WORDS/PHOTOS BY KATIE DAVIES
There were a lot of elements of Ben Sollee’s show at the Swedish American Hall in San Francisco on Thursday night that were just plain right. The venue was an excellent fit for the band, providing the aural solemnity to showcase their strings and an appropriate size for the intimacy their anecdotes, storied songs and sincerity warrant. The crowd enjoyed themselves in the sort of seated, bee-bop way favored by NPR listeners and Baby Boomers alike, although a few of the more blues-inspired tracks would have been served well by some hip shaking. Most importantly, the band sounded phenomenal, their varied instruments mingling so expertly it was often hard to believe only three players graced the stage.
The show opened with Luke Reynolds, a talented songwriter and multi-instrumentalist who has collaborated with Tim O’Brien, Guster, Brett Dennen and more. He performed a short set including a few tracks from his former band Blue Merle, as well as an excellent cover of Kris Kristofferson’s “Help Me Make It Through the Night.” Luke’s generosity of spirit really made his music shine; clearly, this man loves what he does and is really, very good.
Luke rejoined the stage to accompany Sollee and drummer Jordan Ellis for the main act. While much of Sollee’s music is heavily lyrical, the band maintains a good tempo and employs unique instrument pairings to keep the show lively. There is a natural flow in their music that seamlessly leads from melody to jam, often reaching lofty heights before pulling back into the chorus and calculated musicianship. Sollee’s blending of blues, bluegrass, jazz, folk, R&B and more leads the audience on a journey that seems to span both regions and generations. Highlights from the show include “How to See the Sun Rise,” “The Healer,” “DIY,” and a “Boys Don’t Cry” with Sollee rocking his unique cello strum and Ellis owning the Box Cajon.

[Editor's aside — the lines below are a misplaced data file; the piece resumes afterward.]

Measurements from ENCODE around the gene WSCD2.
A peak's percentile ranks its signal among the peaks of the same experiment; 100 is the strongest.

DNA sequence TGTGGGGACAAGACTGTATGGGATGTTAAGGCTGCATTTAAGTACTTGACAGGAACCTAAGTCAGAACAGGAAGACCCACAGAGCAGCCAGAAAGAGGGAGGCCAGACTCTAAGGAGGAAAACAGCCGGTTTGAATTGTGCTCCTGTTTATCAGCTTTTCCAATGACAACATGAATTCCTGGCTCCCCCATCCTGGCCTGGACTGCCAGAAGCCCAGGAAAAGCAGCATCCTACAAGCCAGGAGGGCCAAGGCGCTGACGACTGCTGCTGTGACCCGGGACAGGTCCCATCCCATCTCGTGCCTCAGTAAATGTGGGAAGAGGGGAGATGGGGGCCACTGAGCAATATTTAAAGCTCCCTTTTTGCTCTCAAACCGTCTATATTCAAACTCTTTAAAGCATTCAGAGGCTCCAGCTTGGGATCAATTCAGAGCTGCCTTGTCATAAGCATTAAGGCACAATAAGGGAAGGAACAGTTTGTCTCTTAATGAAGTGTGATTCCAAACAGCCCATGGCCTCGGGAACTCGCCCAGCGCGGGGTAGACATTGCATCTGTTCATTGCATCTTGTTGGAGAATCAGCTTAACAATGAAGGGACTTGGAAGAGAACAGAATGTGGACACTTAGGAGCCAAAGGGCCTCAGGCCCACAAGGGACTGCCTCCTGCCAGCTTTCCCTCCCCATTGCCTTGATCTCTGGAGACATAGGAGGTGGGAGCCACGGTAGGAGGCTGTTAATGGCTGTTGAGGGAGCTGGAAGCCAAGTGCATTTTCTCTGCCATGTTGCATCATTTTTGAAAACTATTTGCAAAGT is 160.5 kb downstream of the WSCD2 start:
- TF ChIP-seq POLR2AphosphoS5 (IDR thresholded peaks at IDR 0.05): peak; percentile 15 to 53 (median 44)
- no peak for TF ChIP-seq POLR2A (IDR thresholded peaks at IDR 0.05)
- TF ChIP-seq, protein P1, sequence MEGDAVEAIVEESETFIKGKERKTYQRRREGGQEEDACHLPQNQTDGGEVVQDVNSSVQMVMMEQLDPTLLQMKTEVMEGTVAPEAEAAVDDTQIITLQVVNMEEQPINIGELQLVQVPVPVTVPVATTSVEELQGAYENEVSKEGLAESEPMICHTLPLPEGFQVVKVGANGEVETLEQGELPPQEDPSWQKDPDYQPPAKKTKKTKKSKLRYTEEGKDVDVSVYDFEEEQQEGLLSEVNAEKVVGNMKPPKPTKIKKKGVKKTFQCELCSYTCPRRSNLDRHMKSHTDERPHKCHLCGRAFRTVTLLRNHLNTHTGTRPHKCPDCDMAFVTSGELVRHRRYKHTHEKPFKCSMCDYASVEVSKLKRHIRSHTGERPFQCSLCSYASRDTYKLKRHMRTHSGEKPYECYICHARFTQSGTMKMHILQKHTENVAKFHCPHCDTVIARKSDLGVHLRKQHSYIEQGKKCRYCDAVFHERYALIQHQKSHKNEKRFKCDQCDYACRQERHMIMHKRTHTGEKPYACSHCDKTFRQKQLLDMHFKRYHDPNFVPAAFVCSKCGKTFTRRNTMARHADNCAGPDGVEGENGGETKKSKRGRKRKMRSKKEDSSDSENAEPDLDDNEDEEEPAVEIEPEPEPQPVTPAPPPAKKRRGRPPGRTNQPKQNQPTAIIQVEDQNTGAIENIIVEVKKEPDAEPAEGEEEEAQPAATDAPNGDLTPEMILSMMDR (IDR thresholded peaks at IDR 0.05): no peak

Sollee’s fourth and most recent release, Half Made Man, was crowdsourced online and funded in two days, a testament to his appealing humanity as a songwriter and performer who seems to sincerely connect with his audience. He’s an expressive guy, and his stage presence and sheer talent are really endearing. If you’re a fan of Ben Lee, Ben Kweller, Andrew Bird or Paul Simon, you should probably give Ben Sollee a listen.
He’s got five more shows (Seattle next on 11/11) in the States before heading down under for a bout in Australia. Check out tour dates and more at http://bensollee.com/.